How I’m Making My Olympic Bid More Eco-Friendly

Elite sports can be big polluters. Here’s how I’m making my Olympic podium run better for the planet.
Media-Kit-Team-Canada-x-lululemon_Melissa _cropped

June 12, 2024

My parents made their way to Toronto in the 1980s, after fleeing the military dictatorship in Chile. Back home, my mom was a national ballet dancer, and my dad played volleyball for Chile’s national team. After arriving in Canada, he joined the Scarborough Solars, a local volleyball club, and got a coaching job at York University. It was through the Solars that my dad met John Child and Mark Heese, also known as Canada’s “crazy defenders,” who asked him to be their coach for the Atlanta Summer Games in 1996, where beach volleyball made its Olympic debut; they won bronze. As a young kid, I followed my dad’s many sports travels, sticking pushpins on a world map. Soon, I caught the Olympic bug, too.


I started playing beach volleyball at the age of 11. By the time I was 15, my partner, Victoria Altomare, and I represented Canada at the Under-19 World Championships in Turkey, and in 2016, when I was 24, I went to the Rio Olympics as a training partner—which basically means you’re an understudy if another athlete can’t compete. I never took to the sand, but those Games planted the seed for my new partner, Sarah Pavan, and I to make a run for gold in Tokyo in 2021. 

 Sarah and I finished fifth—far below the gold we’d set our sights on—but Tokyo stood out for another reason. High temperatures are nothing new for beach volleyball players; we’re constantly drenched in sweat. And when it’s that humid, just breathing feels a bit like drowning. We typically take safety measures like avoiding midday games, eating slushies and hitting up ice tubs after practices to bring down our core temperatures. (Cold plunges are super trendy now, but we’ve been doing them for years.) But when we were competing in Tokyo, temperatures hit upwards of 45 degrees Celsius. We knew it was going to be hot, but there was a feeling among the players of: I can’t believe we’re playing in this. We were just expected to suck it up and adapt to the heat. After the Games, I wondered: why aren’t we talking about why our playing conditions are getting hotter?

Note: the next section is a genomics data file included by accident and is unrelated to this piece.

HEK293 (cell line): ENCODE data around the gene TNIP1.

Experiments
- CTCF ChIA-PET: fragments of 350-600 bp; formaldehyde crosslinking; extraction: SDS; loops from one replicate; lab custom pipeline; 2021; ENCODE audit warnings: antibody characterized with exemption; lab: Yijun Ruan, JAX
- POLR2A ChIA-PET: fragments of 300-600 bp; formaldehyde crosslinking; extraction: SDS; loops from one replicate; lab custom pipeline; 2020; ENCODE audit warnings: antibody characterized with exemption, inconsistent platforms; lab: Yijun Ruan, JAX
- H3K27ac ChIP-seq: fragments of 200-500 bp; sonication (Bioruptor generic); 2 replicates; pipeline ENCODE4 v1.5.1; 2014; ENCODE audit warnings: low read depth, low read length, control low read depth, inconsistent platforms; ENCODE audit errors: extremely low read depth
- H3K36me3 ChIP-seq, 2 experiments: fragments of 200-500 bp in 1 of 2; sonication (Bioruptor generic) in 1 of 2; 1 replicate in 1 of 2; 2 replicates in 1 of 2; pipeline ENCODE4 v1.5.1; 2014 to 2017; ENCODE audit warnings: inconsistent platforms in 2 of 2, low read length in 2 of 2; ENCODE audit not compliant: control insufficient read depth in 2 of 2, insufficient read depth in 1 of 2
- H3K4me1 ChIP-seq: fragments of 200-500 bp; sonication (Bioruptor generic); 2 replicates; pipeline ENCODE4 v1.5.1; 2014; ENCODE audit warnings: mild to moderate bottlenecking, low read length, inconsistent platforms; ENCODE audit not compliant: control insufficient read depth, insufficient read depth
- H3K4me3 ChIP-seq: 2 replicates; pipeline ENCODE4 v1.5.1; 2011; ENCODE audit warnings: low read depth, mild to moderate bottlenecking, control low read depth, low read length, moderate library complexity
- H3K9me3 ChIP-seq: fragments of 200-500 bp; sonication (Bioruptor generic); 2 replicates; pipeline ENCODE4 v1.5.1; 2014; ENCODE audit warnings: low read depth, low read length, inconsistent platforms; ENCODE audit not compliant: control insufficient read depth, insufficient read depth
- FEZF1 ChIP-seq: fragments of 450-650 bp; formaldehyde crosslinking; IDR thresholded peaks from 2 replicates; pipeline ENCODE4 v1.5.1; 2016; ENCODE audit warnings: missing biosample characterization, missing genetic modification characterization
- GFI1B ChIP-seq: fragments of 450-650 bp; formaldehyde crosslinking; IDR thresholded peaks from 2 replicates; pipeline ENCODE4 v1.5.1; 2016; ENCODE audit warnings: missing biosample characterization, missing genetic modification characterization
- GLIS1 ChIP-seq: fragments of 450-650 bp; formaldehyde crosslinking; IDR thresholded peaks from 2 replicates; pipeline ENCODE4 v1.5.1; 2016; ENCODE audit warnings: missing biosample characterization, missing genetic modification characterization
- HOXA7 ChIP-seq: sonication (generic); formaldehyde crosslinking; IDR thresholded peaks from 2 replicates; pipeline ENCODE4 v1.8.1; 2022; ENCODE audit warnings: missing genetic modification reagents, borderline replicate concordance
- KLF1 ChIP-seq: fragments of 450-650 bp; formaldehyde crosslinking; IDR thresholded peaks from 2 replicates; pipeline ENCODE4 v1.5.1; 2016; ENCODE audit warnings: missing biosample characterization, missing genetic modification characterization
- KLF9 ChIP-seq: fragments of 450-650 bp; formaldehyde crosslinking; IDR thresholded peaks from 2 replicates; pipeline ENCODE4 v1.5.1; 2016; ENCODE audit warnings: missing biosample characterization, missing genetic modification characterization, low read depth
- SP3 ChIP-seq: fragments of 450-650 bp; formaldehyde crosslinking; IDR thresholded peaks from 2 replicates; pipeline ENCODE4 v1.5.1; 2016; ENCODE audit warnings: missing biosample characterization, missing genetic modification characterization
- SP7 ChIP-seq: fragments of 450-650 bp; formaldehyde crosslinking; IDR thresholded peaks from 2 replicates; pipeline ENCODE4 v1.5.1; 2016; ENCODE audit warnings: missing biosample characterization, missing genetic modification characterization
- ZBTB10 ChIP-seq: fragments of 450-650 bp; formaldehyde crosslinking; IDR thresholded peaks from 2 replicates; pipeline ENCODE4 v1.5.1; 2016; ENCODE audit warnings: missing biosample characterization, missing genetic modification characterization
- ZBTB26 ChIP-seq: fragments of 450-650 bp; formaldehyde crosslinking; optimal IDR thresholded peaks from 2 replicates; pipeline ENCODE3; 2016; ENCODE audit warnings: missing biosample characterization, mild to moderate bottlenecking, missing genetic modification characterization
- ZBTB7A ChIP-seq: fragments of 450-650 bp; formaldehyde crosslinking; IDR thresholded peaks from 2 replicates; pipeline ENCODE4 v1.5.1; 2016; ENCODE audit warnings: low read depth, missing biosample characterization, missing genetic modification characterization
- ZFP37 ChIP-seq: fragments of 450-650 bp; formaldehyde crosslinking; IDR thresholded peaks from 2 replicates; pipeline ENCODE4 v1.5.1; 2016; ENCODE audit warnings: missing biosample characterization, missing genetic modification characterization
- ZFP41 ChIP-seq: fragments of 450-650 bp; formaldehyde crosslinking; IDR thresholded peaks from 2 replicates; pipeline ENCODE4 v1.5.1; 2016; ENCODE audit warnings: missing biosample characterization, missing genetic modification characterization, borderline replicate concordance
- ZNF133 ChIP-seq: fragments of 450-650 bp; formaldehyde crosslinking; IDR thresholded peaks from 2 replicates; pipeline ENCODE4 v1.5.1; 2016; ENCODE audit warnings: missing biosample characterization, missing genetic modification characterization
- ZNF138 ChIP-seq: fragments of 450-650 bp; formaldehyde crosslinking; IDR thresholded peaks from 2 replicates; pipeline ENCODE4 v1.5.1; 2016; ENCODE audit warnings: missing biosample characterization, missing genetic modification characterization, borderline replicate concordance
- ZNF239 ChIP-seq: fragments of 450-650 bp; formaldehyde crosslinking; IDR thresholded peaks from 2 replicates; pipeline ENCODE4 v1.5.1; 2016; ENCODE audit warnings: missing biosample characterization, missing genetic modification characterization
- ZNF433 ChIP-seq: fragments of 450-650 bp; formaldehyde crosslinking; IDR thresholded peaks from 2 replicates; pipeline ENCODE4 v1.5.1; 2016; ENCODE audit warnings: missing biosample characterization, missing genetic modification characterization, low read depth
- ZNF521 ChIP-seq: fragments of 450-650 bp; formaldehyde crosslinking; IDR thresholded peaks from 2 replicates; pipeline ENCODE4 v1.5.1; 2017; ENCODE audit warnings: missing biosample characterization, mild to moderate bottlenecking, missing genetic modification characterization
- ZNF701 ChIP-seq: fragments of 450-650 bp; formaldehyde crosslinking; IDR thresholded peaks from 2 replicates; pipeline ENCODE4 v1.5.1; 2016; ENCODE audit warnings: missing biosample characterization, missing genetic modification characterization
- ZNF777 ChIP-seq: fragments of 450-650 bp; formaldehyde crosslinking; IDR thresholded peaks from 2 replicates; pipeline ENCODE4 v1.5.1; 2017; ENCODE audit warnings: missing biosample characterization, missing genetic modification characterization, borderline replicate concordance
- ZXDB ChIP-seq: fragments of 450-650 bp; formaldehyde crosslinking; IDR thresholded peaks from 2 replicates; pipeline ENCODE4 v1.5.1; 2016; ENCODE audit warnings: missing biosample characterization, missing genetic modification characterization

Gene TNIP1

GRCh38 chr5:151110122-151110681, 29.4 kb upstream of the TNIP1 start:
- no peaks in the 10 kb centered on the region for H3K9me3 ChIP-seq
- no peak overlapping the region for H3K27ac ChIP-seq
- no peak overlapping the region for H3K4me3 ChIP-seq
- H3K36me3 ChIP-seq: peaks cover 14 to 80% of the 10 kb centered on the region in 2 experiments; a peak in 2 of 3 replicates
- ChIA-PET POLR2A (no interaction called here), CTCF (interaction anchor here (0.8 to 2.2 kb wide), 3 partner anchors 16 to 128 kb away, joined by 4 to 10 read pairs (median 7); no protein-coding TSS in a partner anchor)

Beach volleyball isn’t the only sport affected by climate change. Rising sea levels are a concern for water sport competitors,the same way melting snow is for skiers and snowboarders. A study from 2022 found that, if global emissions continue to be pumped out at the same rate as the past two decades, only one Olympic host city—Sapporo, Japan—will have weather conditions safe enough to run snow-based competitions. The Games also contribute to climate change: the 2016 Rio Games alone released an estimated 3.6 million tons of carbon dioxide into the atmosphere, though they offset those emissions through tree-planting and other endeavours. As an athlete, my own environmental impact is immense, too. On average, I attend about 15 to 20 volleyball tournaments a year, most of which require two or sometimes three flights. That travel time doesn’t include my trips home to Toronto, medical appointments or sponsor obligations, like events and photoshoots.

When I got home from Tokyo, I wanted to use my platform to bring more attention to the climate crisis. I decided to meet with other environmental- and sports-minded Canadians, like Oluseyi Smith, a track and bobsleigh Olympian who co-founded Racing to Zero, a consulting firm that helps sports organizations become more sustainable, and Maddy Orr, a sport ecologist who’d just written a book called Warming Up: How Climate Change is Changing. I also met Lew Blaustein, one of the founders of EcoAthletes, a group of coaches, academics, athletes and other sports professionals who care about the planet. Now, I’m one of them.